What does this tell me? Well, other than that I’m possibly an emotional trainwreck, it also suggests that I’m a real sucker for killer album closers, notably those that are long, protracted, portentous and often outstay their welcome. Sometimes, these final songs are emotionally charged to such a degree that I feel utterly drained. At other times, it’s just the pent-up sadness that eventually emerges from an album full of grief, depression or sadness. When a songwriter lays his soul bare on record, it’s hard for me to not empathise.

This has made me sound like someone close to the brink, which I’m not, so I’ll stop now.

Scary monsters

People are sometimes confused when I describe music as being “scary, but in a good way.” To me, music that’s frightening and chilling is to be embraced rather than hidden, even if my initial reactions to such music can be rather severe. The first time I properly listened to Radiohead’s Kid A, I was reading Phillip Pullman’s The Amber Spyglass: more specifically, it was the chapter in which Will and Lyra travel through the land of the dead, in order to create an opening and thus free the millions of fading ghosts that occupy it. As I recall, the combination of words and music was pretty chilling. To be reading about the end of death, while listening to music that appeared to depict a post-apocalyptic world, was fairly overpowering, and now, whenever I listen to the album, I can’t help but be transported – in my mind’s eye – into Pullman’s equally startling vision.

Some years later, Radiohead’s guitarist, Jonny Greenwood, composed the music for There Will Be Blood – one of my favourite films in recent years. The film is terrifying, but in the abstract, because we are simultaneously horrified and glued to the character of Daniel Plainview as he tears up the land in pursuit of oil and wealth. The scene in which his first oil tower explodes is all the more memorable for the accompanying score, which borrows liberally from Greenwood’s own score to the arthouse film Bodysong. The track in question, “Convergence”, explores the phase music of Steve Reich, but with pounding drums and scattershot percussion in place of piano. What starts out as a tribal rhythm grows into a many-limbed, writhing beast of a composition, as all the diverse elements gradually coalesce into a solid beat. Set against images of a landscape that is literally on fire, the effect is exceptionally powerful.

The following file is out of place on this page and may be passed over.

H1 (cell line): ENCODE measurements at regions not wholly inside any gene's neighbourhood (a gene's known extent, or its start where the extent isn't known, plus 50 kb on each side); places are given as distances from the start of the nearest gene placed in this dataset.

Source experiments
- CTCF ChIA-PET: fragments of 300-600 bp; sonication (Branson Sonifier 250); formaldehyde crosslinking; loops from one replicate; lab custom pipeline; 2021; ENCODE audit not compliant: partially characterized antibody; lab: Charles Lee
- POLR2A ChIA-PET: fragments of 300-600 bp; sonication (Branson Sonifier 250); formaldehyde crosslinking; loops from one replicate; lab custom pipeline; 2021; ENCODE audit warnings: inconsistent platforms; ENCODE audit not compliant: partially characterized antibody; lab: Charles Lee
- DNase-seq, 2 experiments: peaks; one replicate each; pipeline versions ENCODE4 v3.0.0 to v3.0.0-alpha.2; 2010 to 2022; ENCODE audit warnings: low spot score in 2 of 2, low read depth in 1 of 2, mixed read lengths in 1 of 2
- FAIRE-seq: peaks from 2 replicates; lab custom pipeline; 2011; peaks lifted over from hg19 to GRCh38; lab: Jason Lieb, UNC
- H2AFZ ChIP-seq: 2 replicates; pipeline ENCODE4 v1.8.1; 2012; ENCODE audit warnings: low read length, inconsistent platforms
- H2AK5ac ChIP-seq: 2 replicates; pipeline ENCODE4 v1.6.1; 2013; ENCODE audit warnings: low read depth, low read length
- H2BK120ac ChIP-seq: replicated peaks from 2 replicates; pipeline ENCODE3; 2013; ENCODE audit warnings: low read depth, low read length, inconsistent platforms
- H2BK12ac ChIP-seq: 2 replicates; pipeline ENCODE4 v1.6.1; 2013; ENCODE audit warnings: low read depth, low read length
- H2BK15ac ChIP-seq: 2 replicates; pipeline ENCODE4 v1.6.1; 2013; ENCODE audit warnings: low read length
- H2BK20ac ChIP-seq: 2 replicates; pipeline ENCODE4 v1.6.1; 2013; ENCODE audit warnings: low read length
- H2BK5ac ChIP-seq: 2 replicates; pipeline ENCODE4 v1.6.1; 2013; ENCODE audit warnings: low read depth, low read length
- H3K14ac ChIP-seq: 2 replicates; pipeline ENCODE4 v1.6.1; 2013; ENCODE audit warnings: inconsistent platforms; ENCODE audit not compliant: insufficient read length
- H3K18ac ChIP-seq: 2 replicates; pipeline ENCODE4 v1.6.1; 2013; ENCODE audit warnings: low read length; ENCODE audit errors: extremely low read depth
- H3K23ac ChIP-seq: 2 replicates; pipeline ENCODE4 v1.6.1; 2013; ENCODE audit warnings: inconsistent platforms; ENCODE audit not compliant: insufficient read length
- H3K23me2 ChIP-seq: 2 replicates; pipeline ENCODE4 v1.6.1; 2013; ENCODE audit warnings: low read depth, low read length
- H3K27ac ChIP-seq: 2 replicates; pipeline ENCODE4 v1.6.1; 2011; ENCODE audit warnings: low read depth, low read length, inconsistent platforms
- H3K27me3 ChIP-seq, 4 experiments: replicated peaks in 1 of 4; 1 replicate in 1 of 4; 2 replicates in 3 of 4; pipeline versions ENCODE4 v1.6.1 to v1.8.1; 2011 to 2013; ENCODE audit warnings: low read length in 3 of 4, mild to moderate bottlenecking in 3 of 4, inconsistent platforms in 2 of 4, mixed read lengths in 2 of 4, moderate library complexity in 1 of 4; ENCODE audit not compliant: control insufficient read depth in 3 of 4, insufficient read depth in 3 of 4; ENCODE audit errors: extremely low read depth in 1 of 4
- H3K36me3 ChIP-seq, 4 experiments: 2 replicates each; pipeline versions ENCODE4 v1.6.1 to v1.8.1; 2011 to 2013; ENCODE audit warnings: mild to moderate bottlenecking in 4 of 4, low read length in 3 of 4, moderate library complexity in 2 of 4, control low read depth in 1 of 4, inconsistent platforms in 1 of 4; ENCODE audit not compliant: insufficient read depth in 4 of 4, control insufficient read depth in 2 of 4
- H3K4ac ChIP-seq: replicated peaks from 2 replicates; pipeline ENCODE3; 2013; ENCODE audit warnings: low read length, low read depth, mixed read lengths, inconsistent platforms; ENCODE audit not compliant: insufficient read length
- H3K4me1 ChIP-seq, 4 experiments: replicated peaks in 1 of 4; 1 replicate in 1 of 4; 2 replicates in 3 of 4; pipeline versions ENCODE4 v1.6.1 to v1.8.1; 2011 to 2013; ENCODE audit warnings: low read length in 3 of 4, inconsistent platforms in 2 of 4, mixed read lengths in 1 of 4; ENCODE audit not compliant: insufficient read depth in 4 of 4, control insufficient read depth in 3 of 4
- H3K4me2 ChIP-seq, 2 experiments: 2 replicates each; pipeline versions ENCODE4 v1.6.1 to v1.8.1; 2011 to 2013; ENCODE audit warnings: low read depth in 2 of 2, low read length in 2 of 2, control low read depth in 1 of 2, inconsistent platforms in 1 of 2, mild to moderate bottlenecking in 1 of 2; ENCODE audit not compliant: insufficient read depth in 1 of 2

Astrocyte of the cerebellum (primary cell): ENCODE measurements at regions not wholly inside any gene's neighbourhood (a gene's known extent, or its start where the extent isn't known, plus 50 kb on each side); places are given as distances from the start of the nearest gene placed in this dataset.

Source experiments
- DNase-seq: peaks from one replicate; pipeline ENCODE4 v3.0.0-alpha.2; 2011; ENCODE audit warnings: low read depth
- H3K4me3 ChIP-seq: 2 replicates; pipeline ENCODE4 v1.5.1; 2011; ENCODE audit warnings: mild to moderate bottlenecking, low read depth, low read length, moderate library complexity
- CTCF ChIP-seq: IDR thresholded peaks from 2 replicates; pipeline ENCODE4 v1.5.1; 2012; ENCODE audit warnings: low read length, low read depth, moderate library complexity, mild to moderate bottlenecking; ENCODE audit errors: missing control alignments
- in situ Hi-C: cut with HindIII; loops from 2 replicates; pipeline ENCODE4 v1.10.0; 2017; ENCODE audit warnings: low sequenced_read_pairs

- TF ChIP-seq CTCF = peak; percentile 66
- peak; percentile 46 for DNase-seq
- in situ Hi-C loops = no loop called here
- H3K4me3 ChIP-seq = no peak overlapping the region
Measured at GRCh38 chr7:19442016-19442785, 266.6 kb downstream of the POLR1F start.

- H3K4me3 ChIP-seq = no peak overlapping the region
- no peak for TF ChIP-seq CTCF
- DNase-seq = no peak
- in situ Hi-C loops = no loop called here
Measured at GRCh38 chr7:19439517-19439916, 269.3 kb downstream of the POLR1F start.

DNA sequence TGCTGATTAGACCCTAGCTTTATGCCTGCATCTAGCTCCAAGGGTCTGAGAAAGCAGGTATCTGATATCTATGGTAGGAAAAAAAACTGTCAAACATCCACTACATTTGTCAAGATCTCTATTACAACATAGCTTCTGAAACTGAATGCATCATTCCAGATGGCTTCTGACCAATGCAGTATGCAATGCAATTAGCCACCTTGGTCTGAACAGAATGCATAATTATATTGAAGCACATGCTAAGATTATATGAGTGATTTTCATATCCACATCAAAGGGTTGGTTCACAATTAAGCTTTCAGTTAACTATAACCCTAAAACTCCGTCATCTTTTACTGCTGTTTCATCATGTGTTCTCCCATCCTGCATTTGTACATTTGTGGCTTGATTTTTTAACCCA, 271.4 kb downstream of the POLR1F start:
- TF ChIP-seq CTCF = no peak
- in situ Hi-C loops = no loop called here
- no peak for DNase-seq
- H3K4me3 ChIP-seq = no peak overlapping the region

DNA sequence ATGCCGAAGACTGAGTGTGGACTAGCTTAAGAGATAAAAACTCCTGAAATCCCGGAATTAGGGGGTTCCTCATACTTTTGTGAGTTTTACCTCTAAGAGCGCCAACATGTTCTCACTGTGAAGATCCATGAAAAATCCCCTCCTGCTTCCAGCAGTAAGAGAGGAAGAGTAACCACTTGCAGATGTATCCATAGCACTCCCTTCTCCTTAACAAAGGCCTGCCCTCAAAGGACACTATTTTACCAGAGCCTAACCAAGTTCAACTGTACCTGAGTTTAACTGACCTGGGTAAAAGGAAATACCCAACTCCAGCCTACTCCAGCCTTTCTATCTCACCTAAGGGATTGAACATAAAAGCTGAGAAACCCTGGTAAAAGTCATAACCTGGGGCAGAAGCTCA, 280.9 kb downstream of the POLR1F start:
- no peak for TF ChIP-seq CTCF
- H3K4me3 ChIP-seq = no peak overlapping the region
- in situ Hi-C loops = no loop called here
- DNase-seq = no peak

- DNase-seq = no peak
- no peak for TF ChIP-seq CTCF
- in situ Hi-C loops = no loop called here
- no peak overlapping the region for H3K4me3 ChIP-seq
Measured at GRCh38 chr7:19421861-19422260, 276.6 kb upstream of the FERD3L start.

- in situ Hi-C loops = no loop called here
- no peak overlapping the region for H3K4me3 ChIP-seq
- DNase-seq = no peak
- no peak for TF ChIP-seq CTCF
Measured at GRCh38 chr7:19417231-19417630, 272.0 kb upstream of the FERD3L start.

Finally, 2008 also brought us Portishead’s return to music, with the dark, dark vacuum of terror that was Third. Beth Gibbons never sounded so tortured and fragile as on this record, particularly when her achingly beautiful voice collides with the band’s hypnotic, droning music. The album closer, “Threads”, is an undoubted highlight – over a spare and fluid guitar figure, Gibbons mournfully wails of being “always so unsure” before a repeated cry of “Damned one”. On paper, this may sound melodramatic and ridiculous; when heard, the song is almost nightmare-inducing. Eventually, marking the passing of the album, guitars and synths beat a crushing crescendo, which is turn dispelled by a droning clarion call, which sounds halfway between a Tibetan wind instrument and a dying synthesiser. You almost believe that the unholy racket (and I mean this in a good way) will never end. What a chilling cure for insomnia.